The homeless: who are they — but more important, who are we?
In a recent edition of The Boston Globe (Nov. 18, 2016) cited successes in finding housing for many of our homeless—and the valiant efforts of compassionate Bostonians who have worked for years on this issue. Yes, there is more work to be done, but the trajectory is in the right direction.
At a recent community meeting orchestrated by the Beacon Hill Civic Association, Captain Kenneth Wong from the Boston Police Department described the complexities of homelessness and the challenges of finding permanent housing. He was assisted by Jim Greene of the city’s Emergency Shelter Commission and Kerri Wells, BPS Community Service Officer. All speakers displayed impressive concern for the people on the streets—and their willingness to work with the community to obtain help for them. While some in the audience spoke with compassion about how we might help, others clearly saw this issue as a nuisance, which must be removed from our area.
Years ago, before hospitals became large—sometimes dispassionate–corporations, many recognized their role in providing services to the local communities. As a nursing manager at MGH in the 1970s and 1980s, I witnessed the opening of the White Lobby on frigid nights so that the homeless could find shelter—and hot meals provided by the dietary department. One staff member took the responsibility one step further and established an “Activities Center” where homeless could congregate in “their” room during the day, while providing services needed by the institution, e.g., serving coffee to visitors, completing mailings, etc.
Those days are long gone; however, as one speaker so articulately stated, we should enlist the leadership and knowledge of our universities and hospitals to help on this issue. MGH might be able to replicate the activities center or lend its expertise in other ways. (Remember, we taxpayers pay for “nonprofit” hospitals’ city services.) Another bright light is the Center Club Day Program with its sanctuary for people with mental illnesses.
As a nurse who has worked with the Commonwealth’s schools and their thousands of homeless students, I believe strongly that each and every one of us can assist in our community. Here are some of the ways:
Call 911 if there is an unresponsive person on the street. This may be a matter of life and death. It is difficult for the lay person to recognize whether the cause is public drunkenness, an opioid overdose, or a medical emergency such as diabetic coma. In my experience, the EMTs have been enormously helpful.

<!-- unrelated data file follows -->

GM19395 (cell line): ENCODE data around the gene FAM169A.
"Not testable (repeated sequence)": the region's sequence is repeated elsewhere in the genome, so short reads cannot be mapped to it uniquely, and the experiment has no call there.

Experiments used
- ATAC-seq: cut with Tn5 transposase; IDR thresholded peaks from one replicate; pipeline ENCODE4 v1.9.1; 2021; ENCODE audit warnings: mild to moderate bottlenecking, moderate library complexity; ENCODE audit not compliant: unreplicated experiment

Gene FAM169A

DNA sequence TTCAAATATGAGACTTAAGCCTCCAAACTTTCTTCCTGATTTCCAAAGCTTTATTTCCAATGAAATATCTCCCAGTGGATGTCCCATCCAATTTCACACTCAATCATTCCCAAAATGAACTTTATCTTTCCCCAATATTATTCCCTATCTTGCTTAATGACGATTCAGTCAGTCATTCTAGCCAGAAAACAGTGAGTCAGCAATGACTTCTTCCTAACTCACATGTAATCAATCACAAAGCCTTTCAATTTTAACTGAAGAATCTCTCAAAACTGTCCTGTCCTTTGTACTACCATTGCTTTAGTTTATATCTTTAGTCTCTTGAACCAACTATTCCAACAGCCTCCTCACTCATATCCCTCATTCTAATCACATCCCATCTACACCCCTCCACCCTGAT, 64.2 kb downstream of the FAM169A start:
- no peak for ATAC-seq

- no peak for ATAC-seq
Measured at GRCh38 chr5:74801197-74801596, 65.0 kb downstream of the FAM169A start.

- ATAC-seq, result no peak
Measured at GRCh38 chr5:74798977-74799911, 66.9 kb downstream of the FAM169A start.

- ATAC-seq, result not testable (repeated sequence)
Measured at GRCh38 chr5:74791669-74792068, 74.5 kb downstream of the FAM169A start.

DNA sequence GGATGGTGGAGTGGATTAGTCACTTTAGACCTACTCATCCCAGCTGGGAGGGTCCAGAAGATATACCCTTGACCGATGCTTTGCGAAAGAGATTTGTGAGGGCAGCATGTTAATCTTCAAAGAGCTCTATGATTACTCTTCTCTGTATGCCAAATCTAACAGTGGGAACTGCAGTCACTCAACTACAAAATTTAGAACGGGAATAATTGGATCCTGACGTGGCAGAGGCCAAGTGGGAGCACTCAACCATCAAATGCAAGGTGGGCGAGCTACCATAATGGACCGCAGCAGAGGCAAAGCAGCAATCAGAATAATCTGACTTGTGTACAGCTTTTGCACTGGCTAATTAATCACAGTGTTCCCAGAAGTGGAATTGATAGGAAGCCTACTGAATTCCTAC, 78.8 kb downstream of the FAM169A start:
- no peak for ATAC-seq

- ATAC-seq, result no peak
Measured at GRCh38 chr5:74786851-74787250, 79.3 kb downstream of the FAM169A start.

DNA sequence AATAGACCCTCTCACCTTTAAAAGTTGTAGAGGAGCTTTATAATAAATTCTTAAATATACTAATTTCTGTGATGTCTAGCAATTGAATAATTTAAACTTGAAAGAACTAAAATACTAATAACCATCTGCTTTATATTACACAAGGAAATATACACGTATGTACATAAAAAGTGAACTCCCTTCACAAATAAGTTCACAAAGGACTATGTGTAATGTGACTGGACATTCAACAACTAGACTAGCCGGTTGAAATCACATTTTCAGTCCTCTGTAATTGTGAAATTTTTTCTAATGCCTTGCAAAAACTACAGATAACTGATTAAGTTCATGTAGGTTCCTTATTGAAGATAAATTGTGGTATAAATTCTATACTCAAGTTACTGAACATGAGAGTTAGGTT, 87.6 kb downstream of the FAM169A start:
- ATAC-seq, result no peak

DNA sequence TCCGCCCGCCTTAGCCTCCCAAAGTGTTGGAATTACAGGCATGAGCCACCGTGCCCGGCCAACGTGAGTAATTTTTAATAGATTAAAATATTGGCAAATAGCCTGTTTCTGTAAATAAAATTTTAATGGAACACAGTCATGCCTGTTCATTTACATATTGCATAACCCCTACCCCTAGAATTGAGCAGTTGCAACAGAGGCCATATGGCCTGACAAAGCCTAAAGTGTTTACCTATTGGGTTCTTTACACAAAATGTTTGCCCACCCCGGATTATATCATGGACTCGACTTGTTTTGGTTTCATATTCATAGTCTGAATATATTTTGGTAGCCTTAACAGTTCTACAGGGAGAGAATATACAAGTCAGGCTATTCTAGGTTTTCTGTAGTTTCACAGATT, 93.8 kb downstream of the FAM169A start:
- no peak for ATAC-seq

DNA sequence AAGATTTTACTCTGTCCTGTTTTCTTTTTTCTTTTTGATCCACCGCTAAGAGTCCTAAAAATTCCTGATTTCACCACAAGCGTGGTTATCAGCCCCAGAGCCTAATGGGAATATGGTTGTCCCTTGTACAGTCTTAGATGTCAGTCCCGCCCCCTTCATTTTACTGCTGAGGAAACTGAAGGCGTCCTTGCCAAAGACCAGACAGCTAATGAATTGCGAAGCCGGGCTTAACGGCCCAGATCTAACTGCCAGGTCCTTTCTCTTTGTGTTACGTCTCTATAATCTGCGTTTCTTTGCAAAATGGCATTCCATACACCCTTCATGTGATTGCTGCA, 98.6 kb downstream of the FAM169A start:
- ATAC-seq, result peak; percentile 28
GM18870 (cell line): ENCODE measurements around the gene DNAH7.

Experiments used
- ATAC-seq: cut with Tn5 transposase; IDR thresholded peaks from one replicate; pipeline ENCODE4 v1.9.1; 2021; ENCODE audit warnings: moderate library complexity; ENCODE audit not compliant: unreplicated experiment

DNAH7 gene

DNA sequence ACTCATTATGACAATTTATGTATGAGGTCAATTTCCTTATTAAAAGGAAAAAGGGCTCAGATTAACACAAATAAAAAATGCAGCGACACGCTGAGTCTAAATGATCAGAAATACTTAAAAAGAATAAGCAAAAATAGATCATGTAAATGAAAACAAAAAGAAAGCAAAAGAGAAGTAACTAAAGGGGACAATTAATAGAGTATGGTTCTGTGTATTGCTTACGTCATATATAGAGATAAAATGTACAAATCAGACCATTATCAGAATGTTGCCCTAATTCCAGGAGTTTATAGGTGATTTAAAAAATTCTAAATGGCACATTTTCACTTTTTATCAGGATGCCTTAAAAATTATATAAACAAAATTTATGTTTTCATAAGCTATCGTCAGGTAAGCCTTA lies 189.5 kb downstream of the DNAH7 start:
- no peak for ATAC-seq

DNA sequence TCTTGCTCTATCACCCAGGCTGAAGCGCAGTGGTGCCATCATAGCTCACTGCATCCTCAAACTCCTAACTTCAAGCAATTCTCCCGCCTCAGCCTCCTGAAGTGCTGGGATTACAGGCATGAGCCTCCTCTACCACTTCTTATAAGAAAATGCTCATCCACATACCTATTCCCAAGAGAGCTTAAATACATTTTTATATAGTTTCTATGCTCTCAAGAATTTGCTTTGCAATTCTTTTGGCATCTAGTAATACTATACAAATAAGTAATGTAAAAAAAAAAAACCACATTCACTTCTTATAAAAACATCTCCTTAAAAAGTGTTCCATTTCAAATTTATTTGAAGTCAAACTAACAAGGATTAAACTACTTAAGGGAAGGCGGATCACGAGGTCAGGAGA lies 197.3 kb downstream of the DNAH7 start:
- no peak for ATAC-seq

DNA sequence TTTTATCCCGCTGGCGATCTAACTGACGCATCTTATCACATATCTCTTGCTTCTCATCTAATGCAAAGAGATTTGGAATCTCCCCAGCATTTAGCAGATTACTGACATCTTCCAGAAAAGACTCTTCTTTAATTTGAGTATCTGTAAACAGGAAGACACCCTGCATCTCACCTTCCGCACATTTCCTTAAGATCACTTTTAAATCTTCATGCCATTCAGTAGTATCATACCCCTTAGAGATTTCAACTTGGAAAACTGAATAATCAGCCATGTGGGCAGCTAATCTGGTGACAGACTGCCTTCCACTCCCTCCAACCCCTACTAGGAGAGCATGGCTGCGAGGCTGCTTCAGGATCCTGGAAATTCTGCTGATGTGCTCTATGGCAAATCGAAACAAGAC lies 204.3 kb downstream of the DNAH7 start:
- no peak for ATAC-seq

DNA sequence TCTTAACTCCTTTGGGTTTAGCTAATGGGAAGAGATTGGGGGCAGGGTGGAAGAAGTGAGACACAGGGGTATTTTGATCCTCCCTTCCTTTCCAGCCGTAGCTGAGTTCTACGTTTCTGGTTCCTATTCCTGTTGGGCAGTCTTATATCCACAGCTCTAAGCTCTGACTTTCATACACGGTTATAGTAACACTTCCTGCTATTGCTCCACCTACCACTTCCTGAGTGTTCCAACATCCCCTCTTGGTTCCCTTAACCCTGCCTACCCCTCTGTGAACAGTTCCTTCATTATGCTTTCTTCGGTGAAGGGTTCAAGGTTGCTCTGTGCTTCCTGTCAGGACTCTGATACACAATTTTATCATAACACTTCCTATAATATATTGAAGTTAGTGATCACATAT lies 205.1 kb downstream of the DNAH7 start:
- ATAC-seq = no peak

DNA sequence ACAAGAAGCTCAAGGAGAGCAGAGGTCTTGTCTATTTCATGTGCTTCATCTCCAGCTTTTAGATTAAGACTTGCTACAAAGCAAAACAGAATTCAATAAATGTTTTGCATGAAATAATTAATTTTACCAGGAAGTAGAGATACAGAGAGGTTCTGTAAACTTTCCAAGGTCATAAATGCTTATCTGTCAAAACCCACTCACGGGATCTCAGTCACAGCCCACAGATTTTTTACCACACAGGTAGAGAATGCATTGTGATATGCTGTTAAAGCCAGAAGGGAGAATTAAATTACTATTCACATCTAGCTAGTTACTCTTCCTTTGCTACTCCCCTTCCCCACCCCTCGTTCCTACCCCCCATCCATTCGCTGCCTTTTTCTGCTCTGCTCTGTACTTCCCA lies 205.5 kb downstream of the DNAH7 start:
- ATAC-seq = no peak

Use the 311 app to report areas where the homeless congregate. This gives Jim Greene, Kerri Wells and their staffs information as to where to focus outreach.
Most important, acknowledge the homeless. Say hello and ask their names, giving your first name also. These are people who found themselves on the streets through many types of misfortunes. Yet, even in the middle of the city they are isolated. I introduced myself to two homeless men today and was greeted with joyous smiles. One was a veteran who had lost his leg while serving our country. Do we not owe them a simple greeting? Is this too difficult?
Reach out to the New England Center and Home for Veterans on Court Street. They are wonderful neighbors. We might want to invite the veterans to assist with some of our projects such as decorating for the holidays. (Of note, they love to receive movie vouchers as a thanks!) The home also has a Gift-a-Vet Program at Christmas.
In a roundabout way, this leads to the title of this letter. Yes, homelessness is sad—especially for those experiencing it–but also for those of us who wish it did not exist and want to do something to help. We on Beacon Hill are still a community of vastly diverse people, each with strengths and weaknesses. But as a community, it is imperative that we ask ourselves: Will we be the so-called “wealthy selfies” or “compassionate neighbors”?
In this season of Thanksgiving, may we give thanks for food, warm shelter, friends and family—and our infinite capacity to make life better for the less fortunate in our little corner of the world. Thank you.
Anne H. Sheetz